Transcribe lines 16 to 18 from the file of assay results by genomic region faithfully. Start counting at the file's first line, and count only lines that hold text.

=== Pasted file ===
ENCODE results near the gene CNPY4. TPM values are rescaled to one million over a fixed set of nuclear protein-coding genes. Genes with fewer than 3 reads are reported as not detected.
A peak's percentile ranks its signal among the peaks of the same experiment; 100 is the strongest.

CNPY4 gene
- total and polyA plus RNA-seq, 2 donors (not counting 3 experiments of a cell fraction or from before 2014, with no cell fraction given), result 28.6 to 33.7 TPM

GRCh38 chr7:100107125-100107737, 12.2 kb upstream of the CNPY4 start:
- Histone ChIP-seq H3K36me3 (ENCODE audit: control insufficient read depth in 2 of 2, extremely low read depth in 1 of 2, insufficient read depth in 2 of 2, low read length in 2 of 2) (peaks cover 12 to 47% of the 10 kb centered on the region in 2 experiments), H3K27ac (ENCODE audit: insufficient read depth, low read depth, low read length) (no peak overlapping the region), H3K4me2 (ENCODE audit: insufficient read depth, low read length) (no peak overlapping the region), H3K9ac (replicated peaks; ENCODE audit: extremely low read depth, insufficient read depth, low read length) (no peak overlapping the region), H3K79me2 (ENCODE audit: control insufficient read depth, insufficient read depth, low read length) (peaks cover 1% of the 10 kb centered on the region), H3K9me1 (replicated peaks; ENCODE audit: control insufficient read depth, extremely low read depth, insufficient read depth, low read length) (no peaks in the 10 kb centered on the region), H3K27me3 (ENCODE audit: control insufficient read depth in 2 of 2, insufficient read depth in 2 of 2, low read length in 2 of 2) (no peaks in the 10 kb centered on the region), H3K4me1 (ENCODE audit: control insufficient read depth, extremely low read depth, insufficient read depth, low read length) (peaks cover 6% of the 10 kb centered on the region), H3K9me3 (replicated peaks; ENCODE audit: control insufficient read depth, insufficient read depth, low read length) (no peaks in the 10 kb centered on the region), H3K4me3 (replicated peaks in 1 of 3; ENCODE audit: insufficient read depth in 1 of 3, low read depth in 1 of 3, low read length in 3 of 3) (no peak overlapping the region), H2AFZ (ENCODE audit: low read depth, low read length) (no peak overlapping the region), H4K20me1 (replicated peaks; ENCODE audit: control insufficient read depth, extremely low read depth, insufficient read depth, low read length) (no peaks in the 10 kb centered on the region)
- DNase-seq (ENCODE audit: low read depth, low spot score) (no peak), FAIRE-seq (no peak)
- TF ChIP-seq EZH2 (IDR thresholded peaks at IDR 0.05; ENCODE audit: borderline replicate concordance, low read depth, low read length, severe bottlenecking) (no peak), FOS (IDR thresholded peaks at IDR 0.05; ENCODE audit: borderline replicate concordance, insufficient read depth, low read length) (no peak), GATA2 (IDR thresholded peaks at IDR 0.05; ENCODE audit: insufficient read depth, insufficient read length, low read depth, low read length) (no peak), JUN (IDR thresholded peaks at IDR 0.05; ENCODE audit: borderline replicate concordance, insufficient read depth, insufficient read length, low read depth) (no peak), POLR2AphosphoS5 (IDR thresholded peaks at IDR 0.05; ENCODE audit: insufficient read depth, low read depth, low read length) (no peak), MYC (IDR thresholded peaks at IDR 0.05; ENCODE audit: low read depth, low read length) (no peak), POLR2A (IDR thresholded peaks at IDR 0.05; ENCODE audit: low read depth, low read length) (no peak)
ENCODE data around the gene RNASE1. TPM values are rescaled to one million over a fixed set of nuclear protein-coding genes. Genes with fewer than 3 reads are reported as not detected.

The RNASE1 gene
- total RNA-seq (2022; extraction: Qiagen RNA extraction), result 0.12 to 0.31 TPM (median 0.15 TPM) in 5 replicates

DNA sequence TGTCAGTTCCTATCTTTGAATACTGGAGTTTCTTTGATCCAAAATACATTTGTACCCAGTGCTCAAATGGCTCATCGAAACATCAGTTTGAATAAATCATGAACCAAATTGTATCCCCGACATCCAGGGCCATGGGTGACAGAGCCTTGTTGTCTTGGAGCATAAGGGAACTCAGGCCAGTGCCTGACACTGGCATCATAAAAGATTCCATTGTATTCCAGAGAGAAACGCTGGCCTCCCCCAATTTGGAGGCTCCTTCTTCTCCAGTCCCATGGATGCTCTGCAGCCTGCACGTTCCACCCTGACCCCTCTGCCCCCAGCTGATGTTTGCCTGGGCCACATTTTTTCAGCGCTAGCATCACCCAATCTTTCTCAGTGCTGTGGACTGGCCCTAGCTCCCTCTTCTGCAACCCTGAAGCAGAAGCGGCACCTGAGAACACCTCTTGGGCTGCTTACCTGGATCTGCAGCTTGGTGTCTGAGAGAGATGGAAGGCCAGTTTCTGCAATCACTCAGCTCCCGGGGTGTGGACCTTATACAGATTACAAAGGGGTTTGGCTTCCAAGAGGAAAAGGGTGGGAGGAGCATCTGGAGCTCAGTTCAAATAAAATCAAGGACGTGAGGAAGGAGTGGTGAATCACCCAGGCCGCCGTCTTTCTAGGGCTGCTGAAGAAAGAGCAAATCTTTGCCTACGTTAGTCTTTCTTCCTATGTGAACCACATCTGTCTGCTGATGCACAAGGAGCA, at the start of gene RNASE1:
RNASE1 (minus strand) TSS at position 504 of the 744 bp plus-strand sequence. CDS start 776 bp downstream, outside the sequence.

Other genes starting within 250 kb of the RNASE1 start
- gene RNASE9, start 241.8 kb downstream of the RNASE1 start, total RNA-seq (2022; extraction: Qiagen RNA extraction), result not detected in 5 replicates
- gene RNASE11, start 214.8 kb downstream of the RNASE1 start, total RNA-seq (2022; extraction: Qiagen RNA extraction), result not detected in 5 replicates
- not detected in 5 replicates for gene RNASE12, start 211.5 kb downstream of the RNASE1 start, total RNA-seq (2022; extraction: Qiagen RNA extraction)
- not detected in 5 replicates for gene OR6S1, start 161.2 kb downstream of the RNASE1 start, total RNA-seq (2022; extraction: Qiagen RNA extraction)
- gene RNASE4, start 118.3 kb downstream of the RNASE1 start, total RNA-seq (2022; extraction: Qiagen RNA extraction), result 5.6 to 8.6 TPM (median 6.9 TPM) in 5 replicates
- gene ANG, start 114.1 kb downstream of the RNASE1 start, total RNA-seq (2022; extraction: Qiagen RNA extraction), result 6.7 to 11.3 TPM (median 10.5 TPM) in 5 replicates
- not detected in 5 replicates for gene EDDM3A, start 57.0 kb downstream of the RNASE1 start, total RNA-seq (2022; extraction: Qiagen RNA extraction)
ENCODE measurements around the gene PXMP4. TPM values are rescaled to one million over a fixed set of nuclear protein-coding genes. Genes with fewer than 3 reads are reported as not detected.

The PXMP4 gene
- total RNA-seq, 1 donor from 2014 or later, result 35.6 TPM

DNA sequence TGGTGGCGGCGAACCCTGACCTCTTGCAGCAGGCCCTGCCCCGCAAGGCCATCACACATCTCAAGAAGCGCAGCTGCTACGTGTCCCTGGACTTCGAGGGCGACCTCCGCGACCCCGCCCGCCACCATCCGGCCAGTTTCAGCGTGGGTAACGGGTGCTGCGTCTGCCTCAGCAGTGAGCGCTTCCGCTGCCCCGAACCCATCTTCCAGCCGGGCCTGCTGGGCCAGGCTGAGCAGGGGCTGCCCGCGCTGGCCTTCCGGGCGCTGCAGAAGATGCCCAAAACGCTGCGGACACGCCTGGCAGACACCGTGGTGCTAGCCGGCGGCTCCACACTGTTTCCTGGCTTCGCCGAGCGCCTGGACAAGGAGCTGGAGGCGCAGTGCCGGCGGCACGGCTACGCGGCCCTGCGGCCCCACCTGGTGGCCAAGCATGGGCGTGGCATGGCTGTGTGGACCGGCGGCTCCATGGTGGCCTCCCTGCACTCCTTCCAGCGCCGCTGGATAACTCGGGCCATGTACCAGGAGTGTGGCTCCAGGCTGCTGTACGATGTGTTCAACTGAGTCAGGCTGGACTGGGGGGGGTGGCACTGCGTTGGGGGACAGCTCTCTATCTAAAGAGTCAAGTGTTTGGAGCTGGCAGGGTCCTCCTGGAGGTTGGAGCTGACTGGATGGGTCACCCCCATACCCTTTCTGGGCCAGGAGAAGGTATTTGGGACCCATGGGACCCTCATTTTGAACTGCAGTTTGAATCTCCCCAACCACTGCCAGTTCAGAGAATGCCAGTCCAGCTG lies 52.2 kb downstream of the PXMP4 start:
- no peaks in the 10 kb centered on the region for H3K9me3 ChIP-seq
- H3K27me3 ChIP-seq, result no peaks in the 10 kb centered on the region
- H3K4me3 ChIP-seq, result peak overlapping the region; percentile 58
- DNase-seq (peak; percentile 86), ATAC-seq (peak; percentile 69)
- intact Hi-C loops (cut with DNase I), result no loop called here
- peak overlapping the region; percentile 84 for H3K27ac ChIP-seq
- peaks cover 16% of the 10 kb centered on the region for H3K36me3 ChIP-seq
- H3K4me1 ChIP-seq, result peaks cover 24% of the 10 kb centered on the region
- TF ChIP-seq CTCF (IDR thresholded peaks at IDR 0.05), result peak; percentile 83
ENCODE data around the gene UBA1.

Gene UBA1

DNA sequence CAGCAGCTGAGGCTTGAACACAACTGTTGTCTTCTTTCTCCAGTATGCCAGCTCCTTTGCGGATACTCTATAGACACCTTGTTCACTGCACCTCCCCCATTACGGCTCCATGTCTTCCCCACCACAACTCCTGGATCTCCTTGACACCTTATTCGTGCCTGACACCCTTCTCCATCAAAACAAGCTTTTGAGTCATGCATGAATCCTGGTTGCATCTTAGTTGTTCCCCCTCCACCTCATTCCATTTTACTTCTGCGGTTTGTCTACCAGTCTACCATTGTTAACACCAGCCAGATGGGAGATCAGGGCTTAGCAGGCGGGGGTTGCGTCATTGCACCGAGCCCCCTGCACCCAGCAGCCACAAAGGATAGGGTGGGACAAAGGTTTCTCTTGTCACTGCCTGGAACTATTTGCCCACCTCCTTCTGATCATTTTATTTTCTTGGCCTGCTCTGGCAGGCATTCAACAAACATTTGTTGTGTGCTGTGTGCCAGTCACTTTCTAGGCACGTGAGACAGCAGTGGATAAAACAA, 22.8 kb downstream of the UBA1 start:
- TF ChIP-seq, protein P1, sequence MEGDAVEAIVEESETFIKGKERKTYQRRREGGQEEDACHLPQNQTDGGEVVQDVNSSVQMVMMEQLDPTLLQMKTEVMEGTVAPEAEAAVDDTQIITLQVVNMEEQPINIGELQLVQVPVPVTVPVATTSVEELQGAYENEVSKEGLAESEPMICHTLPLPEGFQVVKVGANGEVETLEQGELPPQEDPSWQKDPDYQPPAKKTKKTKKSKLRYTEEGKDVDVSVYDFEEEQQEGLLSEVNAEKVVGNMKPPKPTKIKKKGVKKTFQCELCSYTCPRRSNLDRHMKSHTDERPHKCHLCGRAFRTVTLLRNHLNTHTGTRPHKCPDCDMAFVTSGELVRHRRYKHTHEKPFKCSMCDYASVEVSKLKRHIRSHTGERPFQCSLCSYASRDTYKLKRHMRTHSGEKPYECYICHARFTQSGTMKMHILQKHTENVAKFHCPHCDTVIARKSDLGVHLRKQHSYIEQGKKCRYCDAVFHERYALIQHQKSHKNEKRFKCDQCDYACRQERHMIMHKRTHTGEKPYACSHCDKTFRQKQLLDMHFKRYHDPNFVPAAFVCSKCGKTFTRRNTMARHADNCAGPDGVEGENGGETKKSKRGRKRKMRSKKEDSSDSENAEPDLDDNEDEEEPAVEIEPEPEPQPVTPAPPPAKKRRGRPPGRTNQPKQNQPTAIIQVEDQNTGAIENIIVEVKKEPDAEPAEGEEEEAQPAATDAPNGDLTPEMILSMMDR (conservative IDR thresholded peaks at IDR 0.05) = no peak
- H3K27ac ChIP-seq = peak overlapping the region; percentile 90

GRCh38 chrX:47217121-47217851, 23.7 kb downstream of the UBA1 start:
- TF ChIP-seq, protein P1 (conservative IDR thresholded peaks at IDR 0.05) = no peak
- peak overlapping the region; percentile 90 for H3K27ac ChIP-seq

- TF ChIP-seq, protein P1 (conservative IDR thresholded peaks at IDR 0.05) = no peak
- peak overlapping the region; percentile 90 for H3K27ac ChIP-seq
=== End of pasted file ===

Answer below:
- gene RNASE11, start 214.8 kb downstream of the RNASE1 start, total RNA-seq (2022; extraction: Qiagen RNA extraction), result not detected in 5 replicates
- not detected in 5 replicates for gene RNASE12, start 211.5 kb downstream of the RNASE1 start, total RNA-seq (2022; extraction: Qiagen RNA extraction)
- not detected in 5 replicates for gene OR6S1, start 161.2 kb downstream of the RNASE1 start, total RNA-seq (2022; extraction: Qiagen RNA extraction)